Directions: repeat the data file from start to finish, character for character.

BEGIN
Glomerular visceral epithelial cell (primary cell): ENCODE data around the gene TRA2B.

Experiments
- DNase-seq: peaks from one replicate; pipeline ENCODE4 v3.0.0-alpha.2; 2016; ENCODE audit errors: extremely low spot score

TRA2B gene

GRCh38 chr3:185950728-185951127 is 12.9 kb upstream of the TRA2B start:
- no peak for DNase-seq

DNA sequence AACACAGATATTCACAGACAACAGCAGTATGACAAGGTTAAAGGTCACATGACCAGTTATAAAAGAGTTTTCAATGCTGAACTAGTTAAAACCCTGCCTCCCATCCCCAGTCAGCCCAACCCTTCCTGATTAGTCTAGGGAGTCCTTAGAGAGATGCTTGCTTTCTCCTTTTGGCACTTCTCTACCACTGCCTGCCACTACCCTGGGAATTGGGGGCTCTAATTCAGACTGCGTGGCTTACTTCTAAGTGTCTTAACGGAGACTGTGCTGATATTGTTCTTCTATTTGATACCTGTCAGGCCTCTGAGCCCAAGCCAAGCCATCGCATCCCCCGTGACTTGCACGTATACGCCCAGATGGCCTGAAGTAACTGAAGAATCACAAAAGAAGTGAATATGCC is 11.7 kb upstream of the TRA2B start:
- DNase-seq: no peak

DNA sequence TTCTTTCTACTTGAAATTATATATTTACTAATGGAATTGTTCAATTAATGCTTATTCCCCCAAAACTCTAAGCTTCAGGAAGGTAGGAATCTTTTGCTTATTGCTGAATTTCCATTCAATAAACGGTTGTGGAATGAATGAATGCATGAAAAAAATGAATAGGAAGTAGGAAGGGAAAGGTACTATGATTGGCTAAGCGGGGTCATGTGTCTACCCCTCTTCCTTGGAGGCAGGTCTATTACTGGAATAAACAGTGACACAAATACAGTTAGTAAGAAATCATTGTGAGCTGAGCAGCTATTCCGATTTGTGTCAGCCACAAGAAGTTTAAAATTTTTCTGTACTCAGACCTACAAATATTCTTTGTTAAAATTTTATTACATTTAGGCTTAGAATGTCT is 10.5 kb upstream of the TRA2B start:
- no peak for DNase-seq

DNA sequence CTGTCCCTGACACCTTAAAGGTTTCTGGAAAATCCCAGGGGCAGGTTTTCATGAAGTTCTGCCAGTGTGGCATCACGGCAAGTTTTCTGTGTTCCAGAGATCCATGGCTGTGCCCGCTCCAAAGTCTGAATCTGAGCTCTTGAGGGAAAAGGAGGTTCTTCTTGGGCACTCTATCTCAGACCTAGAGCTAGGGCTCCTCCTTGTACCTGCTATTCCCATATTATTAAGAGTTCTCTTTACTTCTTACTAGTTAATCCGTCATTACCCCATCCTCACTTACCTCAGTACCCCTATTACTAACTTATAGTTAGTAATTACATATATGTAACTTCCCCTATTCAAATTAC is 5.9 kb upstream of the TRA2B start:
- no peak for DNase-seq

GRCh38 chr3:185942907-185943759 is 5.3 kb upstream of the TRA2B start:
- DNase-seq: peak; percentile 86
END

Glomerular visceral epithelial cell (primary cell): ENCODE data around the gene TRA2B.

Experiments
- DNase-seq: peaks from one replicate; pipeline ENCODE4 v3.0.0-alpha.2; 2016; ENCODE audit errors: extremely low spot score

TRA2B gene

GRCh38 chr3:185950728-185951127 is 12.9 kb upstream of the TRA2B start:
- no peak for DNase-seq

DNA sequence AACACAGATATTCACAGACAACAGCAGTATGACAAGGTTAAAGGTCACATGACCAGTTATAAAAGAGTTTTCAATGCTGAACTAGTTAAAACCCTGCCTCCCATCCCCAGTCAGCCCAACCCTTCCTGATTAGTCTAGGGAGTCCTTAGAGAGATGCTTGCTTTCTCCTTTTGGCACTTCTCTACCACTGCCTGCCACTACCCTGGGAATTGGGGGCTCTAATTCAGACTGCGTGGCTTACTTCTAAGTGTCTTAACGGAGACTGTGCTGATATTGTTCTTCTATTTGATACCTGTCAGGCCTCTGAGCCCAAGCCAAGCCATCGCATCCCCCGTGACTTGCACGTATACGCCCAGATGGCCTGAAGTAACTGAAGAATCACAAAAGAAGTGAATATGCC is 11.7 kb upstream of the TRA2B start:
- DNase-seq: no peak

DNA sequence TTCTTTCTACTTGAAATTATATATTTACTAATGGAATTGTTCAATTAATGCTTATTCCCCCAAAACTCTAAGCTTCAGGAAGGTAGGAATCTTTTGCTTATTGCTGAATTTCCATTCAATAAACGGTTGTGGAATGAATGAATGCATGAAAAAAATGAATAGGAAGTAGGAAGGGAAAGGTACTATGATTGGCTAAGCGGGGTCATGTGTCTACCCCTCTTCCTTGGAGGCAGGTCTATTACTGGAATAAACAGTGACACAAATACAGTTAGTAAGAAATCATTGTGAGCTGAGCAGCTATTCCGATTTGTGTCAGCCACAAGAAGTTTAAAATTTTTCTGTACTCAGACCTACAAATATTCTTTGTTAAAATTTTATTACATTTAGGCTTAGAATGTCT is 10.5 kb upstream of the TRA2B start:
- no peak for DNase-seq

DNA sequence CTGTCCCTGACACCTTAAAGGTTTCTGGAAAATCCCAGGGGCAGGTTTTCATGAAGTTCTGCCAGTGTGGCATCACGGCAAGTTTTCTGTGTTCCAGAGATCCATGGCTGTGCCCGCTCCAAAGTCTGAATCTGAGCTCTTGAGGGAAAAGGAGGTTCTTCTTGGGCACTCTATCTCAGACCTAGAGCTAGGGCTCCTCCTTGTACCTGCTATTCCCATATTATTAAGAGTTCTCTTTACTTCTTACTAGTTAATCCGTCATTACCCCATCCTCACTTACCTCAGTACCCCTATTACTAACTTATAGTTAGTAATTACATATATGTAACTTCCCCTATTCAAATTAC is 5.9 kb upstream of the TRA2B start:
- no peak for DNase-seq

GRCh38 chr3:185942907-185943759 is 5.3 kb upstream of the TRA2B start:
- DNase-seq: peak; percentile 86